Just Generational Welfare Contracts and Poverty

Friday, July 18, 2014: 8:45 AM
Room: F203
Oral Presentation
Kenneth NELSON , Swedish Institute for Social Research (SOFI), Stockholm University, Stockholm, Sweden
Tommy FERRARINI , Swedish Institute for Social Research, Stockholm University, Stockholm, Sweden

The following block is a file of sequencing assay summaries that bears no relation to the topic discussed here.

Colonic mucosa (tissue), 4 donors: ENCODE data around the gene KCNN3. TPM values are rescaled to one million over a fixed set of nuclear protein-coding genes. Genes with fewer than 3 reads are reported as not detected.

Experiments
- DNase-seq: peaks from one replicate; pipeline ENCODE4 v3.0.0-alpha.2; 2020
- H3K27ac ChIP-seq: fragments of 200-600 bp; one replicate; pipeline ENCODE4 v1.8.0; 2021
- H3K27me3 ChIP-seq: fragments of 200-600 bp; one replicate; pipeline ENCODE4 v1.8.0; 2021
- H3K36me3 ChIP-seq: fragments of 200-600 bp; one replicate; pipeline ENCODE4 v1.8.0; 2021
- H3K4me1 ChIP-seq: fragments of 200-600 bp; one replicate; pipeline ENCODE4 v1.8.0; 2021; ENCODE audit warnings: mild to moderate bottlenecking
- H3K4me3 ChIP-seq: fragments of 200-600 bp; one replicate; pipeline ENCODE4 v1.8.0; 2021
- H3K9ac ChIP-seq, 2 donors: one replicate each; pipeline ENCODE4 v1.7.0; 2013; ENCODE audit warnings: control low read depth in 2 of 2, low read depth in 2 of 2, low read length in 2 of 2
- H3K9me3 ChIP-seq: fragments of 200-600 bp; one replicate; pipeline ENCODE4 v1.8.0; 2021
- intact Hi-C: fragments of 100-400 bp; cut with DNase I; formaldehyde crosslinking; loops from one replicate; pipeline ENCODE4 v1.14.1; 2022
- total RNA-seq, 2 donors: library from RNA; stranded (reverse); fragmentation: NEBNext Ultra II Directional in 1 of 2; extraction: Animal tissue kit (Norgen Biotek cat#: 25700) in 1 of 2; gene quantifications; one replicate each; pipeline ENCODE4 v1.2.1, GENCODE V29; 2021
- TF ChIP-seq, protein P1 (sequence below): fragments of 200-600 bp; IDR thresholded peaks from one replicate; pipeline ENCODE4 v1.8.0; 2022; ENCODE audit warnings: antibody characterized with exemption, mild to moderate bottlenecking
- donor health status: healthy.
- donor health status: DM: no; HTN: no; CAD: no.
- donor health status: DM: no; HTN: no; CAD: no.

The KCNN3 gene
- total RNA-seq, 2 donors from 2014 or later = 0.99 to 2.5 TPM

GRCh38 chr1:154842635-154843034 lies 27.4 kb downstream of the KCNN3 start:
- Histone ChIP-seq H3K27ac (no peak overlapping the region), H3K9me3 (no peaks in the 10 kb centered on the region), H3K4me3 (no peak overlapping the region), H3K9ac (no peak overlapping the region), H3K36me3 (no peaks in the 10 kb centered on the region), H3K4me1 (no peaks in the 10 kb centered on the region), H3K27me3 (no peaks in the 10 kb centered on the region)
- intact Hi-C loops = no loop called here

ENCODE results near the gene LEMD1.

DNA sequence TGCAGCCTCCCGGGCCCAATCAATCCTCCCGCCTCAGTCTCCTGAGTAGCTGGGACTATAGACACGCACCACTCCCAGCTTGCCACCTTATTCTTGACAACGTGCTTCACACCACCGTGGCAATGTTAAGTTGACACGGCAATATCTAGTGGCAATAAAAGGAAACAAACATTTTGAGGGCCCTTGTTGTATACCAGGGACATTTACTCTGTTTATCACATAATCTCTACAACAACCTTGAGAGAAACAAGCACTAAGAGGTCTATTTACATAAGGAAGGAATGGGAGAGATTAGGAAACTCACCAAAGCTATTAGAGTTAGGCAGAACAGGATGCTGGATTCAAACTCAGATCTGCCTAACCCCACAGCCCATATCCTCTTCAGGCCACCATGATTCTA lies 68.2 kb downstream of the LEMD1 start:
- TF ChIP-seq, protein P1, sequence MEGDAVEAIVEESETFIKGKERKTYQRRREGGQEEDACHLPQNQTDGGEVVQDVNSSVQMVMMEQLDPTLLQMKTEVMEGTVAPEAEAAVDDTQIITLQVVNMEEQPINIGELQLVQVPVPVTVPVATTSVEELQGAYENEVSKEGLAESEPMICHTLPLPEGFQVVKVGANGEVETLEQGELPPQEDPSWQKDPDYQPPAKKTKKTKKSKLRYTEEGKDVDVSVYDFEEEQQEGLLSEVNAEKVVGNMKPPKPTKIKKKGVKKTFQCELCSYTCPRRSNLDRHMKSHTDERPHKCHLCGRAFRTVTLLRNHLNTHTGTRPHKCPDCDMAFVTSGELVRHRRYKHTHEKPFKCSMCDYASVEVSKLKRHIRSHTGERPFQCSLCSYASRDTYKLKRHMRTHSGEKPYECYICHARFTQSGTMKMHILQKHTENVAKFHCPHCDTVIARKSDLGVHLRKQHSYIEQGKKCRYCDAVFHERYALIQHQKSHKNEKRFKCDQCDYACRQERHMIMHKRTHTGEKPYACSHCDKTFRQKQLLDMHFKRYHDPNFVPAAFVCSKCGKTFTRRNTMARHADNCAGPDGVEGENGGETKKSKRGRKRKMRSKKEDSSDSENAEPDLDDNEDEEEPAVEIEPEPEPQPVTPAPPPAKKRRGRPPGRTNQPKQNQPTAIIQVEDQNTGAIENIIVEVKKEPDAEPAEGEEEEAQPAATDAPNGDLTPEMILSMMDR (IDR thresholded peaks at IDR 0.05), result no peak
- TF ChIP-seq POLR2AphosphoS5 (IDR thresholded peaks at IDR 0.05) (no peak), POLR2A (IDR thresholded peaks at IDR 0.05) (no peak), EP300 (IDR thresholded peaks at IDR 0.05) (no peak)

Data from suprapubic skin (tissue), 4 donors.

Citizens in affluent countries face a great number of social and economic risks, from birth until the very end of their lives. Many of these risks are associated with specific phases of the human life cycle when the earnings potential of households decreases. How are these age-related poverty risks linked to the often “implicit” generational welfare contracts that are embedded with social policy making? Such generational welfare contracts may seem just in their institutional design if rights for income protection are equally distributed across age groups. We argue, however, that a generational contract cannot be considered to satisfy important demands of fairness if it fails to substantially reduce poverty among citizens in different phases of life. In this paper we link the idea of generational welfare contracts to poverty outcomes in 18 affluent countries. We combine new comparative data on social rights from the Social Policy Indicator Database (SPIN) and micro–level income data from the Luxembourg Income Study (LIS). For some countries we have income data stretching from the 1960s until 2010, something that provides possibilities to analyze long term trends in policy developments and outcomes. The empirical analyses show that there is considerable degree of correspondence between the design of generational welfare contracts and age related poverty risks, particularly in terms of financial vulnerability. Higher welfare state generosity for a particular age related social risk is generally linked to less poverty in the specific target group.